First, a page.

The San Francisco Municipal Transit Authority
In March 2016, the the election was in a mad, unhinged swing and John Oliver was blaring about the election, or he made it increasingly known: “The Holy Shit, Please Make It Stop, Trash Fire, Two-thousand Fuckteen” or “Lady liberty Convenience Store Robbery Gone Wrong Descending into a Hostage Negotiation and She’s Now Demanding a Chopper 2016.”
The cacophony of shouting heads and disappointment after disappointment culminated in a sickening feeling of despair. I felt as if I was watching every friend, family member, and news anchor devolve into talking over one another. Not listening, rather vomiting out posts, op-eds, and angry tweets. More vile scandals, more name-calling, more noise.
One night on a close friend, Alec’s couch, we lamented how objectively easy it was to talk to your governmental representatives, but how no one we knew followed through. Friends and family prefer communicating over Twitter, Facebook, Snapchat, and even email. Yet, these grandmothers and grandfathers devalued these media forms. It was undeniable that to be really heard you had to communicate outside of social media.
Today, you can call your congressional rep’s office with a tap. That’s simple right? Objectively yes. Unfortunately, we were resigned that almost no people our age feel comfortable talking on the phone. (An investigation for another day.)
This leaves us writing your congressmen and senators and mailing them a letter. Again, not a particularly arduous process. It also has the benefit of not requiring direct human interaction.
Thinking it through, no task outside sentence construction are truly mentally challenging tasks. Yes, you have to Google around for which address you should mail the letter to. Then, you must get that printer out of the closet. Turn it on, install 387mb of drivers, and find some paper, rattle the ink cartridge, and rummage around for an envelope. (Can you make an envelope out of paper?) Finally, printed and sealed with saliva you find yourself in line at Walgreens buying a single stamp for 47¢. Outside, your hunting down a blue post office box you vaguely remember being on that corner by the Food ’N Stuff. Dammit that’s a green one.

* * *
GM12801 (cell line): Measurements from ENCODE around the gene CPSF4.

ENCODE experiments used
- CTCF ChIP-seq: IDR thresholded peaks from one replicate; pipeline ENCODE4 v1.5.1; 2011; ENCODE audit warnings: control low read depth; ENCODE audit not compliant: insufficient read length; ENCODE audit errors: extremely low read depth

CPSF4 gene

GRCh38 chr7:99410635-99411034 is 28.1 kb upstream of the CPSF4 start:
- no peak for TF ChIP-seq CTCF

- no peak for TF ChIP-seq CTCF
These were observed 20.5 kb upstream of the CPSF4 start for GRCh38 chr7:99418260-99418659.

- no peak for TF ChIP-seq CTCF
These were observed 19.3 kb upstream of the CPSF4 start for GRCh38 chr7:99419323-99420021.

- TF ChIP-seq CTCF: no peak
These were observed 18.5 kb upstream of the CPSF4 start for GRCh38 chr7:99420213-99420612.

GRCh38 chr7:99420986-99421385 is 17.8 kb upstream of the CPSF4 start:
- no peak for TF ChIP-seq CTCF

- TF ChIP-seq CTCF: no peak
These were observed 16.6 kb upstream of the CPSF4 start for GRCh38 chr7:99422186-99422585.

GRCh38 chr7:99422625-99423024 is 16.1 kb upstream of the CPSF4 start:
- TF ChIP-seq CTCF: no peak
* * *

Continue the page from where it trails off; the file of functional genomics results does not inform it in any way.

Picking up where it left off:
If last paragraph sounded draining, you aren’t alone. However, to be clear, none of those steps are truly difficult. (It was even written in a bit of a hyperbolic tone for good measure.)
It’s so much easier to do nothing. It’s easier to say “my voice doesn’t matter” or that “they won’t listen to me.” It’s a cop-out though, and you know it.
Alec and I decided, in-between episodes of Last Week Tonight and fits of calling Comcast about slow internet, that there was something that could be done. He and I could lower the barrier a bit to mailing letters.
We’ve been working in spare moments this year to bring you this website. Fitted with a cute name, pointing back to the first article of the constitution that creates the Senate and the House of Representatives, it’s designed to make it easy to send elected officials physical letters.
Log on and write your note in a text box. Do it from the comfort of anywhere: in line at the coffee shop, on a bus, after hours of watching cable news. When you’re done, we will print, stamp, and mail your letter straight to your representatives: local, state, and federal. We did the work of stringing together a few APIs so it’s digital for you, and paper for them.